I went back to the boat, heading upriver this time. I got off at Phra Mahathat where there is large amulet market near the boat dock. Thais like to wear these small images of religious or royal figures, and there are thousands of amulets for sale in the market. Dozens of small stalls have displays of amulets, magazines for avid collectors and some larger statues of buddhas, former kings and assorted sculptures. The walkways are narrow and there is a general bus tle about the place that makes it a great experience.
Competing with the shoppers are several fruit carts that ply the walkways. I bought some fresh pineapple to eat and took a chance with some green fruit that I could not identify. The vendor said "mango" but it was hard and under the skin the fruit was a pale green. The taste was somewhat bitter, so it is eaten with a mix of salt, sugar and chilis. This was unlike any mango I had ever eaten, so I figured that the man did not know the correct English word for it. I found out later that it was an unripe mango of a variety not found outside of Southeast Asia. It's a very popular fruit with Thais, Malaysians and Singaporeans.
After the market, I went to Wat Maharat behind the amulet market, which is a highly-respected center of Buddhist teaching. There were monks everywhere, in their distinctive bright robes. Older monks wear dark mustard color robes, but the younger ones ge nerally wear a bright orange color that you won't forget and can be seen all over Thailand.
There appeared to be some sort of ceremony going on and a large tent with chairs had been set up outside. Seeing this I decided not to go into the main building which houses the largest buddha in this temple. As I was turning to leave, a man came runnin g out after me and told me there was a special ceremony to ordain new monks and that I was allowed to go in. He said he worked there and offered to take me.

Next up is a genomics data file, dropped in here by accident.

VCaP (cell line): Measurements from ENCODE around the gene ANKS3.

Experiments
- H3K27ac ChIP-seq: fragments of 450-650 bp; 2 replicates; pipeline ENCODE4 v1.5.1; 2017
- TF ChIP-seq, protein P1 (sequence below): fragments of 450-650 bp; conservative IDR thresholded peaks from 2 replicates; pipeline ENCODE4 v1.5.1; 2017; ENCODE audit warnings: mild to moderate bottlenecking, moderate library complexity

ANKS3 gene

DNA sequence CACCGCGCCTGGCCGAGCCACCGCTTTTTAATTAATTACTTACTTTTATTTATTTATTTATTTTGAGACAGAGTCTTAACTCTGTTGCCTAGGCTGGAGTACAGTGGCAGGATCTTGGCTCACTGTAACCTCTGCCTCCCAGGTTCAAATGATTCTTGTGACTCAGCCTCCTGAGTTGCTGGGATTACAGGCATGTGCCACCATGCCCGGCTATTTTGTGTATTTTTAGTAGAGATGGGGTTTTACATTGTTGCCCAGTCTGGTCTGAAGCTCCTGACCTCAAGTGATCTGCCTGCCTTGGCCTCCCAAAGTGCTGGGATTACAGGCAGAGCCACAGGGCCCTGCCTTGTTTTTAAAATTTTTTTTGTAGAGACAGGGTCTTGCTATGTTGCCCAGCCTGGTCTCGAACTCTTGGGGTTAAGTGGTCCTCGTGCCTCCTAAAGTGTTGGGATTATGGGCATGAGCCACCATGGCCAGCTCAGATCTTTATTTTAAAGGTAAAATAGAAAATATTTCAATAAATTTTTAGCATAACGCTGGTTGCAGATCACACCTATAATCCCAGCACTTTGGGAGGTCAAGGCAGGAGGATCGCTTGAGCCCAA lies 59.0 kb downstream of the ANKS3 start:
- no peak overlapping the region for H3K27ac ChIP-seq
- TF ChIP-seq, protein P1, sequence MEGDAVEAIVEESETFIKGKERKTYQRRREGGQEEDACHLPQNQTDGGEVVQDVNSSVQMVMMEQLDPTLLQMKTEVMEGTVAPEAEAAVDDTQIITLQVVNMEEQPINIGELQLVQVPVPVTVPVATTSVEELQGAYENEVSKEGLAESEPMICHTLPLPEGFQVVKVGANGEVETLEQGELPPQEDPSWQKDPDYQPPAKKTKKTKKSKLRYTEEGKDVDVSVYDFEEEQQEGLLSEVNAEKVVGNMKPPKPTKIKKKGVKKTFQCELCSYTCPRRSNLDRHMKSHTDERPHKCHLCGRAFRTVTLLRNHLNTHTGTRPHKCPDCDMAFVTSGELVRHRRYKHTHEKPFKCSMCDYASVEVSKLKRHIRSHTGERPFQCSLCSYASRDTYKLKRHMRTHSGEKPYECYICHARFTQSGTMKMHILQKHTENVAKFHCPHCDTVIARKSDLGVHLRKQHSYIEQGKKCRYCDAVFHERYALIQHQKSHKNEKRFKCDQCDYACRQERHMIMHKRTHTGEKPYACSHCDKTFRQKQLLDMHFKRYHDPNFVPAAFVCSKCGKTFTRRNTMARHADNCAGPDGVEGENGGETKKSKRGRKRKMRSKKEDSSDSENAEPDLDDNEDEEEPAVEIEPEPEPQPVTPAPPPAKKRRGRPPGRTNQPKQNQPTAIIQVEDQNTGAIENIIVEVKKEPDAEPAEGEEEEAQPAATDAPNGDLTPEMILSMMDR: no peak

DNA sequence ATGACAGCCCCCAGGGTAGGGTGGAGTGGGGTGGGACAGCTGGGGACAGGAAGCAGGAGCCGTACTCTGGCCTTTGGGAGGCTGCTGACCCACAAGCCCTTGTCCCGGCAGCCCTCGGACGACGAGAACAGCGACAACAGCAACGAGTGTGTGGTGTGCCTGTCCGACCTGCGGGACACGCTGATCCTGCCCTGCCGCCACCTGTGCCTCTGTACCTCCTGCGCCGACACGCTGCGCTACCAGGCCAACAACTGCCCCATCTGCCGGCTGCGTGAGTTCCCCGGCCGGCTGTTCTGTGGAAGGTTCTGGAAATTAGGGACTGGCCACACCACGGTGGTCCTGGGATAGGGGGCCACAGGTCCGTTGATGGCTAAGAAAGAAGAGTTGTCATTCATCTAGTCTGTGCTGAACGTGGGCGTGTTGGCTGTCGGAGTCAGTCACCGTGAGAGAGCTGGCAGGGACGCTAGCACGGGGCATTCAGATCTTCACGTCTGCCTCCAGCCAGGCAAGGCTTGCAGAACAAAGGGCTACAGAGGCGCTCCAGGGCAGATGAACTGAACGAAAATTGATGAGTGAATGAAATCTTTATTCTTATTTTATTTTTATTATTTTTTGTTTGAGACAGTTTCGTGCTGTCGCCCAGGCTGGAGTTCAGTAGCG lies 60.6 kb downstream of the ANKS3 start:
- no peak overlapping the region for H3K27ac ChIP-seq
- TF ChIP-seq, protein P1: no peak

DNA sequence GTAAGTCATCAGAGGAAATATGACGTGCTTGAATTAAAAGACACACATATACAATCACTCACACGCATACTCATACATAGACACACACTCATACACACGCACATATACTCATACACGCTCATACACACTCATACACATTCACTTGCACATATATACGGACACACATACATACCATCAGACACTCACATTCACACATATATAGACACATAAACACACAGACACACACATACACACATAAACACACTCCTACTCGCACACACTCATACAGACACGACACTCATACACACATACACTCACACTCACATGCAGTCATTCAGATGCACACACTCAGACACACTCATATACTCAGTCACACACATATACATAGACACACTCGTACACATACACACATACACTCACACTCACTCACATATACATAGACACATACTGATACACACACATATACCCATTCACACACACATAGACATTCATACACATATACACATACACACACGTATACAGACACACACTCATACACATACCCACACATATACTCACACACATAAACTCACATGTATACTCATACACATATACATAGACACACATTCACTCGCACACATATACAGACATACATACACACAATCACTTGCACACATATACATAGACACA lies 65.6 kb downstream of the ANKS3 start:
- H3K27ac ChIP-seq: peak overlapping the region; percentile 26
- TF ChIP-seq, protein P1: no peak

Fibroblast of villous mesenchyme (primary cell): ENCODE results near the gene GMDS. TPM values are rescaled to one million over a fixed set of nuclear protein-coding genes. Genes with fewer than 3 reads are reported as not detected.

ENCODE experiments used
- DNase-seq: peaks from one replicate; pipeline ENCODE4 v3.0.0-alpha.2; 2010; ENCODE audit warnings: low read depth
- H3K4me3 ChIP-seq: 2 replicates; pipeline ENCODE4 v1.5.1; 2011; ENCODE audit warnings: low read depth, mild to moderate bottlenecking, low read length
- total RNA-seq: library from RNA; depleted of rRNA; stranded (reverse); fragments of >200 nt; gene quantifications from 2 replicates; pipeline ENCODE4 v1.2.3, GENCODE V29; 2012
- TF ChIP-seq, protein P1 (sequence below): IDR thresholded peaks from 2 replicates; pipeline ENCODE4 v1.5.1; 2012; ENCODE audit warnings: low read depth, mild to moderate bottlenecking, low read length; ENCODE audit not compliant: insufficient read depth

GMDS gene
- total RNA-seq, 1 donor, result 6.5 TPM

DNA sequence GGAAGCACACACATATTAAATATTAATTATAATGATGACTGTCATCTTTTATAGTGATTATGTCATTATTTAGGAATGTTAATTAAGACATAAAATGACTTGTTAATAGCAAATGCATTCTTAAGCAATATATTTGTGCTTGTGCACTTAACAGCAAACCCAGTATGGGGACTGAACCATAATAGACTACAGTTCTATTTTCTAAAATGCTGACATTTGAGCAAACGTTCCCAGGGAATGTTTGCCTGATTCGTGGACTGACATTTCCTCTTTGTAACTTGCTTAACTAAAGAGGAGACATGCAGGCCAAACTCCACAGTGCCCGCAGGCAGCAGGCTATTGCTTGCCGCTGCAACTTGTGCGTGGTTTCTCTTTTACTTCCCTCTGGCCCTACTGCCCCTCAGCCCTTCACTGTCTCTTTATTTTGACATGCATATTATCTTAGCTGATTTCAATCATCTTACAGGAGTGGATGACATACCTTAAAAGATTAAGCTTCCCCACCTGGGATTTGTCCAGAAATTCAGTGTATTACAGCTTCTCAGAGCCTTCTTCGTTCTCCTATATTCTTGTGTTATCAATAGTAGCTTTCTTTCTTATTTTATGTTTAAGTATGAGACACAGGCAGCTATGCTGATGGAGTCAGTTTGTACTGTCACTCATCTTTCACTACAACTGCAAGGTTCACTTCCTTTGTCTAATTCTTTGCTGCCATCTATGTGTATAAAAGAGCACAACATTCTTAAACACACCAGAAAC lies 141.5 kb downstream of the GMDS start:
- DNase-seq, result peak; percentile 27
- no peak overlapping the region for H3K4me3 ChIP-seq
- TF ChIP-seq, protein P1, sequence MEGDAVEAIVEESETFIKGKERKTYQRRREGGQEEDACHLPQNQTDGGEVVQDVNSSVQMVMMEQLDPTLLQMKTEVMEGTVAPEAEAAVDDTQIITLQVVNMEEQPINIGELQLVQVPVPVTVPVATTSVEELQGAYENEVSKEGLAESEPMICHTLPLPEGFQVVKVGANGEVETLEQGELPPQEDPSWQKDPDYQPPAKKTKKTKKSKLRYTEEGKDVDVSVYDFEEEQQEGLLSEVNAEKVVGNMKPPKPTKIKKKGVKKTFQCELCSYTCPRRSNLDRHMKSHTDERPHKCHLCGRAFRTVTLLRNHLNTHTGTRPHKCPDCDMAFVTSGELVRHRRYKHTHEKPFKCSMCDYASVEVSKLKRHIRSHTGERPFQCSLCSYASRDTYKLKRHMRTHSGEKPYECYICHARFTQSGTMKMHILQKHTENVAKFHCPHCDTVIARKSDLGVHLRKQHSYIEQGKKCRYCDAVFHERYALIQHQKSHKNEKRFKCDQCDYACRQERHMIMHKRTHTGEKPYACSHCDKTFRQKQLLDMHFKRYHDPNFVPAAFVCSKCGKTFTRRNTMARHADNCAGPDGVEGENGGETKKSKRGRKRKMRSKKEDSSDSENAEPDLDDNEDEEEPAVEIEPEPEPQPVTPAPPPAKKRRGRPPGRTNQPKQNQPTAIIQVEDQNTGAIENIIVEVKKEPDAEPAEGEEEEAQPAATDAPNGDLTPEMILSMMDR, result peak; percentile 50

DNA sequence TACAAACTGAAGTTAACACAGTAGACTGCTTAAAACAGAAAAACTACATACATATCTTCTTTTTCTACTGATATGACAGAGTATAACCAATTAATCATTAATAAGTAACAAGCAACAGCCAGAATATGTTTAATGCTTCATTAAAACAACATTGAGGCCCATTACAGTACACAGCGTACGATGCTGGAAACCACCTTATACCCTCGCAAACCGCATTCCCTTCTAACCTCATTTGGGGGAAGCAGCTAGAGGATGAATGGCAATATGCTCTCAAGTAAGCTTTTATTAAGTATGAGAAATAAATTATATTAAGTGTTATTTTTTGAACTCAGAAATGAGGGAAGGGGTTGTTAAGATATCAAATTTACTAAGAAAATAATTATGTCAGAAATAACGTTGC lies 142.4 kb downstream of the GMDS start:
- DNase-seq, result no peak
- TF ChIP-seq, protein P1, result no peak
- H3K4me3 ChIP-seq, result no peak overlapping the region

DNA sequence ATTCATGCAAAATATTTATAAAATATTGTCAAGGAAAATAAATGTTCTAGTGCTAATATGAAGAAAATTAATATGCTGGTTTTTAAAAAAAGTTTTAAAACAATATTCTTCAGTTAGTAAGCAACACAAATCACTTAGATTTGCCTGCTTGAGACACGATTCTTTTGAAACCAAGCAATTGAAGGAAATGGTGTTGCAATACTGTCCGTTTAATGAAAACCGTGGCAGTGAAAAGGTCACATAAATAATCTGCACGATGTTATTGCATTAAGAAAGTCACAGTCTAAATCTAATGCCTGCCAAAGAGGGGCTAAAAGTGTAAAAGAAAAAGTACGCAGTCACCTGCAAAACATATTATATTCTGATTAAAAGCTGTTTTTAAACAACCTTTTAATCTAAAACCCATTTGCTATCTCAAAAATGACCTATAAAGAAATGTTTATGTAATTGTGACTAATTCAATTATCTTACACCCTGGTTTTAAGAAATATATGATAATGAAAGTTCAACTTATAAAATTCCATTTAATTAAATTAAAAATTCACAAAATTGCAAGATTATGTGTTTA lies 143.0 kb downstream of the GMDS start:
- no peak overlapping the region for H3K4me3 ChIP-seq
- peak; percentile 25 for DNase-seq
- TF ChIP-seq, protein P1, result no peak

I followed him into the temple, first removing our shoes. On a raised platform sat several older monks, one of whom was speaking. Facing them sat about 40 young monks, with newly-shaven heads. This was the ordination ceremony. During his life, each Thai man is expected to enter the monkhood for at least a few weeks, in order to "make merit" in this life, further ensuring a good future life, according to Thai Buddhist beliefs. Some men decide to stay in the monkhood for years a nd this is very acceptable in Thai society. The spring is a popular time for men to enter monkhood and given that this is such a well-known temple, it was not surprising that so many young men were becoming monks today.
My guide took me behind the towering golden Buddha which overlooked the ceremony and I saw many other smaller Buddha images in the temple. He even encouraged me to take photographs, though I felt it might be disrespectful. I need not have worried as the proud relatives of the monks were also happily snapping away or running around with video cameras in order to capture the event for posterity.
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All text and photographs Copyright (c) 2001 Naomi S. Smith